JW: I understand you developed a novel route home because you didn’t like flying over water.

George Stewart: That’s right. I didn’t like flying directly back over a lot of water because I didn’t want to be shot down into the sea. So, I flew along the coastline, parallel to the sea. I reasoned that if I were hit, I could bail out and become a prisoner of war.  Sometimes the greatest danger is in the location. We figured being a captive was a lot better than drowning.  On this particular trip, we discovered a “Freya” radar station on the way back, and as we passed it, I gave it a squirt as well!

JW: You told me your plane wasn’t equipped with radar, but rather four .303 machine guns in the nose and four 20mm cannon in the lower part of the nose firing forward, along with some bombs in the bomb bay.

George Stewart: That’s right. Our role was to be an intruder, to fly in and try to shoot down the German night fighters who were trying to shoot down our bombers.

JW: You miraculously escaped bullets, sometimes unknowingly. So did many of your friends.

George Stewart: One time a bullet came through the cockpit and just missed my navigator and me. My buddy got shot to hell but managed to get back in his aircraft—which was just an absolute wreck, but luckily, he kept it in the air until he crash-landed it back at our base in Woodbridge.

JW: Please tell us about some of your comrades, for example, “Sticky” Murphy who won the DSO and Bar, The DFC and Croix de Guerre.

George Stewart: Sticky’s original job was flying agents in and out of France in Lysanders. He was shot up pretty badly one time. Then he converted to Mosquitos and joined 100 Group, flying, like me, in missions against German night-fighter bases. Sadly, he was killed on one of those missions.

JW: So, George what was your final tally in all your missions over Europe?

George Stewart: Well, I damaged a Ju-88 and a Heinkel He-111 and shot up about 10 trains… oh, and I survived. It was funny though, about that airbase we hit. The next night when we went there, we couldn’t get close to it because of the flak! I guess they were expecting us now.

JW: Were there some places over Germany that had a worse reputation than others?

George Stewart: Oh, yes. Well, Gütersloh for sure had a bad reputation. One time, on my 40th mission, the flak came up and it appeared they were trying to lure me into either a balloon barrage or anti-aircraft fire kill zone. What we would do is, as we circled an aerodrome, we’d do a steep turn and sideslip the aircraft so we could throw the gunners off. The plane would appear to be headed in one direction and the gunners would “lead” their fire that way, but instead we were “slipping” somewhat sideways so we’d veer off in a different direction to their fire.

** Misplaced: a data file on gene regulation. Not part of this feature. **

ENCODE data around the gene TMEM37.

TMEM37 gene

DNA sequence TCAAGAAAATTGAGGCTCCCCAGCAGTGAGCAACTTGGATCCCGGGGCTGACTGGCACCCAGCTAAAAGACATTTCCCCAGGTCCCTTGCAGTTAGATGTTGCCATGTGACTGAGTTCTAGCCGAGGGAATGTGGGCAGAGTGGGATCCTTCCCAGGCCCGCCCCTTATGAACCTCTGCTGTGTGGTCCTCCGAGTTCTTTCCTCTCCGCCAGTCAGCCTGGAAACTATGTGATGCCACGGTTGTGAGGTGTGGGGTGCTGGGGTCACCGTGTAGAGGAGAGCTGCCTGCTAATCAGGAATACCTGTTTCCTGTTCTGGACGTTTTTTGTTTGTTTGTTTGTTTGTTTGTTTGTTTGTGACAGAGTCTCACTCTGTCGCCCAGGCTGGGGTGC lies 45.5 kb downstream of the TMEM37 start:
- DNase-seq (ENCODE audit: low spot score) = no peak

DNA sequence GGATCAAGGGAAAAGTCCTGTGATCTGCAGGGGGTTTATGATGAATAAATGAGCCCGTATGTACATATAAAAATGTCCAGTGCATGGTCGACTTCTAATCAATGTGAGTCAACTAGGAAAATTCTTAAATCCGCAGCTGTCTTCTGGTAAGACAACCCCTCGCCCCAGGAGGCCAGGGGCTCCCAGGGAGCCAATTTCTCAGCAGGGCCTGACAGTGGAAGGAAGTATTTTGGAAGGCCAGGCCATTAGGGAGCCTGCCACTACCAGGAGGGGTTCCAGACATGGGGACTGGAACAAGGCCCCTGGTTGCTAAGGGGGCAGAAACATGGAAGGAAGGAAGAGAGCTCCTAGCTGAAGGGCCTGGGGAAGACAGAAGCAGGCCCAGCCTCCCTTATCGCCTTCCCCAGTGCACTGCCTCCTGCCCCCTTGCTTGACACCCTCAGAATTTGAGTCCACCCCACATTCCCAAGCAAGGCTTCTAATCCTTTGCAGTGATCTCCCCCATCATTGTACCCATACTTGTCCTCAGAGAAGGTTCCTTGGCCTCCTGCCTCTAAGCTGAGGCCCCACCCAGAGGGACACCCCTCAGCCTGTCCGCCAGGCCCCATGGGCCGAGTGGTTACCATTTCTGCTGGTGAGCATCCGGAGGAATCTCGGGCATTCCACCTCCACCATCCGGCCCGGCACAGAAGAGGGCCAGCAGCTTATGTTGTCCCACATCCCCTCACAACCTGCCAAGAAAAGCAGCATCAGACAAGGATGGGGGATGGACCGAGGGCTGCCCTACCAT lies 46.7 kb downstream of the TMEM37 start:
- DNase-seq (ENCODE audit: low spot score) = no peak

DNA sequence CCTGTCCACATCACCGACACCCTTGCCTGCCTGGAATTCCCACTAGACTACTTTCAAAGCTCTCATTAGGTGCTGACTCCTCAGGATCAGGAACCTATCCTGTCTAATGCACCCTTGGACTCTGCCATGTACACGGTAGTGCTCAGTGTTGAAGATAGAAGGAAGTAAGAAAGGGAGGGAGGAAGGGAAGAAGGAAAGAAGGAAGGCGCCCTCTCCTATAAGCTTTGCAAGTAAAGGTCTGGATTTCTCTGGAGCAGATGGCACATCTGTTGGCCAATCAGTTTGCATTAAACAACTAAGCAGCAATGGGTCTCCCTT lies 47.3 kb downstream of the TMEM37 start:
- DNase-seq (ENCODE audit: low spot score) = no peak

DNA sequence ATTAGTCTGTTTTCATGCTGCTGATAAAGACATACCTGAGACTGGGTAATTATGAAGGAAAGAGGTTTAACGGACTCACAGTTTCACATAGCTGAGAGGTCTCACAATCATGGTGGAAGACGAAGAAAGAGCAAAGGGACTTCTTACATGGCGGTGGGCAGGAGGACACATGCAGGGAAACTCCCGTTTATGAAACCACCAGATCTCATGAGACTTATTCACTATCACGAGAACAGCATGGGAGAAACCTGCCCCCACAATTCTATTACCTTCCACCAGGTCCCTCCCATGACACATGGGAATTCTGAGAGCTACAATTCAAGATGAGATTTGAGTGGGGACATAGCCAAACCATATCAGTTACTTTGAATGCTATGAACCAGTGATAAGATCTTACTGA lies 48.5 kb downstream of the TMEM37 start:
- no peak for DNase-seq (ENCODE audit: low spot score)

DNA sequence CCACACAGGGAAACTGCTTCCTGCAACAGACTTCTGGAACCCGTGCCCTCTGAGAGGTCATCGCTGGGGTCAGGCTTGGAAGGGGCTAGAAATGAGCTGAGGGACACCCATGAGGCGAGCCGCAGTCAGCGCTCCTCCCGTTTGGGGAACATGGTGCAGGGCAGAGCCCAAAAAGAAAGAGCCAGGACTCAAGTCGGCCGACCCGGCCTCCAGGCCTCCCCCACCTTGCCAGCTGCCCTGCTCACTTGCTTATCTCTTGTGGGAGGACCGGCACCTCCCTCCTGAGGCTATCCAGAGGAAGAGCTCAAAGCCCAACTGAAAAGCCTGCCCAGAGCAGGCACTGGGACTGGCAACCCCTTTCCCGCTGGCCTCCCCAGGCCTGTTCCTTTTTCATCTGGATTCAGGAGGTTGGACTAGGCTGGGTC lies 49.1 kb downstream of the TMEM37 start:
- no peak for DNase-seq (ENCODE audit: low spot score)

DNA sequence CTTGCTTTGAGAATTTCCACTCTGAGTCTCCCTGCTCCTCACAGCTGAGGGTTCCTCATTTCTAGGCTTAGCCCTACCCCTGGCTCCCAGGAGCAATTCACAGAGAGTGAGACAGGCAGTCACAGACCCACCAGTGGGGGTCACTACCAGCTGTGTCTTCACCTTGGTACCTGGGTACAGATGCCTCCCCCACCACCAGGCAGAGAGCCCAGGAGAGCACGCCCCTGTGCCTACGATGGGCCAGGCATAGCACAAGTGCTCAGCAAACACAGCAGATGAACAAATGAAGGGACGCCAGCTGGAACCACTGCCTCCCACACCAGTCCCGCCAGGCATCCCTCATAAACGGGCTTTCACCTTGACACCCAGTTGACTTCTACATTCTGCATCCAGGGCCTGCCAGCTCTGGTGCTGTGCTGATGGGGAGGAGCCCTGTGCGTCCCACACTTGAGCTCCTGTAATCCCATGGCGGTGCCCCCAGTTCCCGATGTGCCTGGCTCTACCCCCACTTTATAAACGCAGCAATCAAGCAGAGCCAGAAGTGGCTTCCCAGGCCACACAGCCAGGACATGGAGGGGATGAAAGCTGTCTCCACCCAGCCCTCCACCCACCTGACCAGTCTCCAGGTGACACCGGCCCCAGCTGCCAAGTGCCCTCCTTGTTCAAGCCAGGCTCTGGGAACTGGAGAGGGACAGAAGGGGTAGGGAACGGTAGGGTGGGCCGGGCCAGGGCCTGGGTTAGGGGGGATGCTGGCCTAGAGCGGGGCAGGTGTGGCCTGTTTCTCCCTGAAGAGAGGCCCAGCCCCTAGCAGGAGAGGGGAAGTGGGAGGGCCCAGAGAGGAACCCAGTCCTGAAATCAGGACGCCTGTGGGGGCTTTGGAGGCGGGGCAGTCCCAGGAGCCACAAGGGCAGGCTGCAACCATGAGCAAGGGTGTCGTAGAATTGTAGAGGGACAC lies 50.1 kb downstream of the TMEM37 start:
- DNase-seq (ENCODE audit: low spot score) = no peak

A friend of mine, Jock Reid would say in dealing with situations like this: “Don’t overthink about it all—it’s just like swimming, just jump in and do it.”

JW: Then, when the war in Europe had ended, your time flying Mosquitos was not over. You went to China to teach the flyers of Chiang Kai-shek’s Nationalists how to operate the Mosquitos they had purchased from Canada. They were trying to fly them against the Communist forces of Mao Zedong during the renewed Chinese civil war.

George Stewart: Initially I was paid $1,300 (American) a month to instruct the pilots on the Mosquitos the Canadian government had sent over. When the tide turned against the Nationalists and we had to evacuate from Hankow, things got a bit more dangerous, so I was paid $3,000 a month. (This was very big money at the time!)

What had happened was the Chinese flyers couldn’t get the hang of handling the Mossie’s violent swing on take-off. If you didn’t handle the throttles just right or if an engine failed, the plane would either swerve violently or flip over on it’s back. Quite a few Chinese pilots were killed and injured in this way, before we showed them how to handle things. I had developed a way of setting the throttles and anticipating the “swing” that proved to solve the problem. After they implemented my technique, the accidents and injuries dropped dramatically.

Doug Switzer: I had asked George if he had noticed any big differences in the handling, performance or any other nuances of the British-built Mosquitos with the Rolls-Royce Merlin engines versus the Canadian or Australian-built aircraft with the U.S. licenced Packard-built versions of the Merlins. He said the only difference he noticed were the British planes measured throttle settings and manifold pressures in inches of mercury (as in barometric pressure), and the Packard engine’s had instruments that measured pounds of boost. Other than that, they were virtually the same.

Toward the end of the war and afterwards, George went on to fly Spitfires, and several other notable aircraft like P-51 Mustangs and so on. He even has seat-time on the T33 jet trainer among others. He has logged an incredible amount of flight time and is recognized today as the premier living expert on the DH Mosquito and its use in combat. As such, he’s been consulted by museums and collectors of the few remaining and flyable examples on many occasions. George Stewart has indeed led a fascinating and full life and to a very great degree he has enjoyed a charmed existence. As he said, there was a lot of skill and prudent judgement involved in surviving his combat adventures, but luck was also a very big player.

Thank-you for your service and a very Happy Birthday, George… here’s wishing you many more!